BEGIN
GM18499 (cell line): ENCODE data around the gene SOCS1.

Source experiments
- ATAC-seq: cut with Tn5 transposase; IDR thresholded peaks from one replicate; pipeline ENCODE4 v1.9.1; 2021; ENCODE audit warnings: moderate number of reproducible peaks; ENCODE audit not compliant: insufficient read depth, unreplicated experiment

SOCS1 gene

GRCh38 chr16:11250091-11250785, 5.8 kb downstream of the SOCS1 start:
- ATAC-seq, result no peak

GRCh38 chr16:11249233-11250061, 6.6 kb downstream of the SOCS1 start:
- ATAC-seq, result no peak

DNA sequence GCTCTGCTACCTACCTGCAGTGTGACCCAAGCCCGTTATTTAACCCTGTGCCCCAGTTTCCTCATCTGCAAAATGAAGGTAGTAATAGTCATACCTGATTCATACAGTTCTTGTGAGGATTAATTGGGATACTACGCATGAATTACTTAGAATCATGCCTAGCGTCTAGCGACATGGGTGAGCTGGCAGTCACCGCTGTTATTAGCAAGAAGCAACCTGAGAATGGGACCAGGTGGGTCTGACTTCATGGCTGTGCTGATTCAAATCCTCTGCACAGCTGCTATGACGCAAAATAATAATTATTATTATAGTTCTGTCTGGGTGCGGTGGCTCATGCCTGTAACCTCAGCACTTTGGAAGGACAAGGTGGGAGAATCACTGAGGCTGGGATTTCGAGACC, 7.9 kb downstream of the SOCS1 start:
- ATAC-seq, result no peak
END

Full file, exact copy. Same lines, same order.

GM18499 (cell line): ENCODE data around the gene SOCS1.

Source experiments
- ATAC-seq: cut with Tn5 transposase; IDR thresholded peaks from one replicate; pipeline ENCODE4 v1.9.1; 2021; ENCODE audit warnings: moderate number of reproducible peaks; ENCODE audit not compliant: insufficient read depth, unreplicated experiment

SOCS1 gene

GRCh38 chr16:11250091-11250785, 5.8 kb downstream of the SOCS1 start:
- ATAC-seq, result no peak

GRCh38 chr16:11249233-11250061, 6.6 kb downstream of the SOCS1 start:
- ATAC-seq, result no peak

DNA sequence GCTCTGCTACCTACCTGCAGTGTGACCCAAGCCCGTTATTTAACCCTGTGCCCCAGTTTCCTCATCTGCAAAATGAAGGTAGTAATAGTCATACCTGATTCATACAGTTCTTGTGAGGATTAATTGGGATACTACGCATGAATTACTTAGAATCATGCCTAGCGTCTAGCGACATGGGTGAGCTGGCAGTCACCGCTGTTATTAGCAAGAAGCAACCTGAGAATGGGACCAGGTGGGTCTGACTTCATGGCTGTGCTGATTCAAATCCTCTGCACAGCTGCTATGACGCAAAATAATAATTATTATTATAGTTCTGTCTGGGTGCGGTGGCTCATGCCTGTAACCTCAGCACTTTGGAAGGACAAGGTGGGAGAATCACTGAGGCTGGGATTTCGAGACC, 7.9 kb downstream of the SOCS1 start:
- ATAC-seq, result no peak